The Endeavor for Education – Or How Harsh Things Can Be


Kids go to class every day, either by bus, cars or by walk. They confront no hardships with regards to reaching school. Despite the fact that a few people claim strolling on impeccably safe streets for a couple of minutes is an issue, for many children it is not an easy task walking to and from school. In areas desolated by conflict or disasters, both man-made and natural, the road is long and loaded with hindrances.

Children in Indonesia’s Banten province and China’s Guangxi province, some as young as four years old, also travel to school along a river on unstable rafts because other routes to the school, along a flooded mountain path, are even more dangerous.

This two and a half minute effort demonstrating to us the luxuries of a child from the U.S. in contrast to the battle of an unprivileged Guatamelan kid just to make it to his nearest school shows us that we are so blessed to have every one of these extravagances, and the perils others face.

“This video from School the World really moved me and has struck a cord with parents from all over the world. It was so vivid it helped us stand in this child’s shoes. We can’t help but think of our own children and the contrast speaks right to the heart. I have reached out to School the World to help because I can feel the change they are making in the lives of so many children,” says Oprah’s favorite parenting expert Dr. Shefali.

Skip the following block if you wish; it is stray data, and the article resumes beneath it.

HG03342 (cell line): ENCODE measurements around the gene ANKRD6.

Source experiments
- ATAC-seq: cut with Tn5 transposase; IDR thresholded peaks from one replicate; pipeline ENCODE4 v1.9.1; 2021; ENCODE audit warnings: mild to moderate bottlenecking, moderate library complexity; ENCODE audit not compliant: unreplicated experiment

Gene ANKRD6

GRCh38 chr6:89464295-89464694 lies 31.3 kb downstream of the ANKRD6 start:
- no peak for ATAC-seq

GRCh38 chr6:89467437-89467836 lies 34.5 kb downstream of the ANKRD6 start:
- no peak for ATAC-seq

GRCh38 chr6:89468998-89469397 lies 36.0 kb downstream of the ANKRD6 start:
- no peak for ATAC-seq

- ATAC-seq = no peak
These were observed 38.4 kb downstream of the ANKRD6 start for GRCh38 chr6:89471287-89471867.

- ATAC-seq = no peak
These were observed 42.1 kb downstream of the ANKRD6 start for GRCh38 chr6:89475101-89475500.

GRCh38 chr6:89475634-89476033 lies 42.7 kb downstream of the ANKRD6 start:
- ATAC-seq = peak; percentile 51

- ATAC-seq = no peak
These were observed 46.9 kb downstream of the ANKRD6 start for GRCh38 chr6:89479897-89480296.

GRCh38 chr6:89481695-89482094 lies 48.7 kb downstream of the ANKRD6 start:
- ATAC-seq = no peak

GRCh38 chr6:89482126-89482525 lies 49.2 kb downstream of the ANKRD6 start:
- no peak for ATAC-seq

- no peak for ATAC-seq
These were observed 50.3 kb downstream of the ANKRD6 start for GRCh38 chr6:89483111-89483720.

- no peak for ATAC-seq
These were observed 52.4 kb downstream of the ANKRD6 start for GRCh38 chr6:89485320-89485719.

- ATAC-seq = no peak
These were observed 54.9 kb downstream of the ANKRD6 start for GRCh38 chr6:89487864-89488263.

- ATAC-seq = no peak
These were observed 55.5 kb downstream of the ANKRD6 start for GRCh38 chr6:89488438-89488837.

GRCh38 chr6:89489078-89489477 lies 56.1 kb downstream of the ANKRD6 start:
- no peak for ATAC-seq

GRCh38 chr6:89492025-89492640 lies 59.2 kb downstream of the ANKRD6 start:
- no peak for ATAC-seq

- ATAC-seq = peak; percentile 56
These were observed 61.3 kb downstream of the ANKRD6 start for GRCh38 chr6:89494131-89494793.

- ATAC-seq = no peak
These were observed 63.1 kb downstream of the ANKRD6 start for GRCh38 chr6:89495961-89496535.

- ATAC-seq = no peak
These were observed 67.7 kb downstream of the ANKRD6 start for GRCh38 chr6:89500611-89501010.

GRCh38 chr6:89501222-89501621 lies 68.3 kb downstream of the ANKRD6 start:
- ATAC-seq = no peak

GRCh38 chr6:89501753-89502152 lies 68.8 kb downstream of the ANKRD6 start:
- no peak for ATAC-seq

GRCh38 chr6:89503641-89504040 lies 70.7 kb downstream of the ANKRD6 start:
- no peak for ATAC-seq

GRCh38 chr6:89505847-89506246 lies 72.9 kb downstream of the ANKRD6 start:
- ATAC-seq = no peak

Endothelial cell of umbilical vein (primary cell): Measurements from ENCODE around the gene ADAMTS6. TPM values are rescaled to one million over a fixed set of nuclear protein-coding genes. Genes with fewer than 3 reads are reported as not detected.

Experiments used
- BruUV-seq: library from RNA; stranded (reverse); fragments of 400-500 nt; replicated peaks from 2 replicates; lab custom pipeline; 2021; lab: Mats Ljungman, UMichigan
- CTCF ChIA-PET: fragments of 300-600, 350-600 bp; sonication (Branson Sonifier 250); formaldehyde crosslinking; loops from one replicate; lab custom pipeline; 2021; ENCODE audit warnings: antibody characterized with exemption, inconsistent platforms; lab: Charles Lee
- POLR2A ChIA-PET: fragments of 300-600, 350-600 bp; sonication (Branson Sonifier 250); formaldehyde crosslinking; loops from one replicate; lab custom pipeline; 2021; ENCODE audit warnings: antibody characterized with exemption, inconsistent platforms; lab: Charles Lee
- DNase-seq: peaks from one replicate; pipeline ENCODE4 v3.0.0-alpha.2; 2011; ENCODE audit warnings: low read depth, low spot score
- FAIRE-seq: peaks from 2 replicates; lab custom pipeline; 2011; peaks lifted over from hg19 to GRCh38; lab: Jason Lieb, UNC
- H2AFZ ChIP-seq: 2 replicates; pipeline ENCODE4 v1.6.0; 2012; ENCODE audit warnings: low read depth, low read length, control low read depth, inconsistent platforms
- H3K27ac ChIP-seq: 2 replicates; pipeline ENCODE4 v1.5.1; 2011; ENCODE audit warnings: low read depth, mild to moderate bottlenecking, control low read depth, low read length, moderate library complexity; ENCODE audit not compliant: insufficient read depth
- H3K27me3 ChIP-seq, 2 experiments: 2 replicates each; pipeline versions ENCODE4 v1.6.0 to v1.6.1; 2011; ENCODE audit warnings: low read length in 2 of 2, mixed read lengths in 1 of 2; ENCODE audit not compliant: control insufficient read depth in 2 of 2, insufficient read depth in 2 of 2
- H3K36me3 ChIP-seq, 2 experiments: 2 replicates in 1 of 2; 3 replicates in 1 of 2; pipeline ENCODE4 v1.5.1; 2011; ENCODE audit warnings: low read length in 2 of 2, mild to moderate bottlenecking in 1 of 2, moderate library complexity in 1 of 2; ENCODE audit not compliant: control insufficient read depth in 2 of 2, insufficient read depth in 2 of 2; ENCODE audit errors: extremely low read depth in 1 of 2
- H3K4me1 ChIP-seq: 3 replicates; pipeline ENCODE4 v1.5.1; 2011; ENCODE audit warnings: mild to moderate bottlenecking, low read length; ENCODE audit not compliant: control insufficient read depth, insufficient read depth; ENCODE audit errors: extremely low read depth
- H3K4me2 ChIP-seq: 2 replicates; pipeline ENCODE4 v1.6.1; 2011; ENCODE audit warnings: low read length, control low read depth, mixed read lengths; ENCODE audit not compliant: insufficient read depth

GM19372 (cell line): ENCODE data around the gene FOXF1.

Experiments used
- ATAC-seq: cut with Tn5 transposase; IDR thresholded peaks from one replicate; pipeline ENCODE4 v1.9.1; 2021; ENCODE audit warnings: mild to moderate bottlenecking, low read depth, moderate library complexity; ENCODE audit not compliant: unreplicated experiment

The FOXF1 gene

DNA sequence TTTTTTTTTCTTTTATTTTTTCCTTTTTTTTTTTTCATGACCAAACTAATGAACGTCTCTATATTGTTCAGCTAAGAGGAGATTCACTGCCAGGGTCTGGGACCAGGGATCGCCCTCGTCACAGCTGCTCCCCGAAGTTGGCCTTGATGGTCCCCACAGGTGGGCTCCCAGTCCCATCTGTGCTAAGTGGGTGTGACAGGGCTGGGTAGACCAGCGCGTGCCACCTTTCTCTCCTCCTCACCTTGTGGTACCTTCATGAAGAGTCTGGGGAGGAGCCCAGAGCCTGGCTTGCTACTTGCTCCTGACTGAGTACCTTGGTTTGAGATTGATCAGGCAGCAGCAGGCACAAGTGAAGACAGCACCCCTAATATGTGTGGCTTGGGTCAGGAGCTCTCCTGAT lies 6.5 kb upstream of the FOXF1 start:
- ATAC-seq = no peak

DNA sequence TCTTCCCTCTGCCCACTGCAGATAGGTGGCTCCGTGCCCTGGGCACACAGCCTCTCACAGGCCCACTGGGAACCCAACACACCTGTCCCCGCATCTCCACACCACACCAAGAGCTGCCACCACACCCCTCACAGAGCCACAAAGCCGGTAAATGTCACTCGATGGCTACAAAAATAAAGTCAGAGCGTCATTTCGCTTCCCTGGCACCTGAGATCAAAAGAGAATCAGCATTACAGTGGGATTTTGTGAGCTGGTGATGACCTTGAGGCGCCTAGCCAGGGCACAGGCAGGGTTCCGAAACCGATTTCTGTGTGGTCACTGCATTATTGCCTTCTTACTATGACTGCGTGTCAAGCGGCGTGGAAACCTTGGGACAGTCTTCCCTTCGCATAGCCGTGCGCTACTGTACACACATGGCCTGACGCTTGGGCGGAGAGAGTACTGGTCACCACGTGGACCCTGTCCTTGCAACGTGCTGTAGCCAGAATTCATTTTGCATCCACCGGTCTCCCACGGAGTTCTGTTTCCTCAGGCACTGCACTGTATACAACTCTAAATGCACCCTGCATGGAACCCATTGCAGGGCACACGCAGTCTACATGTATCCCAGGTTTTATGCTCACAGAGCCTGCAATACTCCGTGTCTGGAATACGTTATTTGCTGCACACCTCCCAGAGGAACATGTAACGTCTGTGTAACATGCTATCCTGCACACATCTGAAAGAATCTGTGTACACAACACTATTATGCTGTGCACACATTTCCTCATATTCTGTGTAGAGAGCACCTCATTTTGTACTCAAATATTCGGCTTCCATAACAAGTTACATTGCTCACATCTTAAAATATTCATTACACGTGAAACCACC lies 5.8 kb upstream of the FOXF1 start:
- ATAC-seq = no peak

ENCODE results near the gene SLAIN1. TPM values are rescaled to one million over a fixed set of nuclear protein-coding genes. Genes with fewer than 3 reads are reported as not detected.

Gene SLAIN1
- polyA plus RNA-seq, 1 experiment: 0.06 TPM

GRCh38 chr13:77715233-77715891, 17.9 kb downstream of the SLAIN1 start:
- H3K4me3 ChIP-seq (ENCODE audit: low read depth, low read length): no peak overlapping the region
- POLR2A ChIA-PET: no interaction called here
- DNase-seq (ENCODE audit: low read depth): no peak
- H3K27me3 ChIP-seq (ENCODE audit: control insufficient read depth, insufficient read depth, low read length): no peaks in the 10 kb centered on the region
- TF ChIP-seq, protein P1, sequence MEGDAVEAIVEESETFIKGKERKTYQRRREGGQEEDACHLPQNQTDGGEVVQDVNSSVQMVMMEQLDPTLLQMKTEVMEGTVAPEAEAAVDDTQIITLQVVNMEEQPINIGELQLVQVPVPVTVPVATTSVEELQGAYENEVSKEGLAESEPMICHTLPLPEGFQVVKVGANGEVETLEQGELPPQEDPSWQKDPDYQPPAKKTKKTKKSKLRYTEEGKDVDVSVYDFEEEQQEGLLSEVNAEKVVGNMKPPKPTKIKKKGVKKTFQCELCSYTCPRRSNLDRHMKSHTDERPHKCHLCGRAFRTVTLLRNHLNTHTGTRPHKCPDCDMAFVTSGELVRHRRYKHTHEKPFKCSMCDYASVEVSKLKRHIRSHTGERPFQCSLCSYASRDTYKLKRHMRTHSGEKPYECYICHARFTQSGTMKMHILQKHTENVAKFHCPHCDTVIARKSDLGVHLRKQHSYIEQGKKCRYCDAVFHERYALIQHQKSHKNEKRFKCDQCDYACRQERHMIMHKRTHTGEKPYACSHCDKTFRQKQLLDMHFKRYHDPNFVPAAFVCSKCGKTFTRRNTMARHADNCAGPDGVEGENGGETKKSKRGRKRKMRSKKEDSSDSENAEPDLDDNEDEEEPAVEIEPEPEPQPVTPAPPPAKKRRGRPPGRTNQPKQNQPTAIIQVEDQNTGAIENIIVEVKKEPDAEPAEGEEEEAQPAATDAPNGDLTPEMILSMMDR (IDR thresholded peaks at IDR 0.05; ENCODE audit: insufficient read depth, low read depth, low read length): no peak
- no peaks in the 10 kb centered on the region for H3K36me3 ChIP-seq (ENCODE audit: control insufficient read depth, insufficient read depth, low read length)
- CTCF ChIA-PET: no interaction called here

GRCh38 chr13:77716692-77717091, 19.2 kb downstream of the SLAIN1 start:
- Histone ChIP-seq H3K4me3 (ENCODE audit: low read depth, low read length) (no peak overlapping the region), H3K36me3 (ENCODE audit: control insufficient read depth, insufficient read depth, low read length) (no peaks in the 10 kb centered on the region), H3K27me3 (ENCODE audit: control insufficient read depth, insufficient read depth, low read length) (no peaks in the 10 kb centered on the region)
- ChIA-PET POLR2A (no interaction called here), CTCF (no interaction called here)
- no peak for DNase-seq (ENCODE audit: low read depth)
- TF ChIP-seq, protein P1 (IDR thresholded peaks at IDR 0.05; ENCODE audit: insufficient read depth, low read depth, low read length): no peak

These troublesome cases are examples of how difficult it is for kids far and wide to get to school. As indicated by a June report from UNESCO, 57 million kids or 11 percent of all children of grade school age aren’t going to class. Right around a fourth of those kids had gone to class yet dropped out. One reason is because the journeys are too long, troublesome or even unsafe.

What’s more awful, advance in connecting children to schools has slowed down in the course of recent years, as indicated by UNESCO. Between 2005 and 2011, the number of children out of school fell by 13.3 million, compared to 31.5 million between 2000 and 2005.

Every child deserves an education and the satisfaction we see on their faces after making it to school after hours of walking just to learn makes them deserve it even more. The least we can do is show them our support.

If you want to support the efforts of bringing new schools to little kids all over the world, please donate here to School Of The World.

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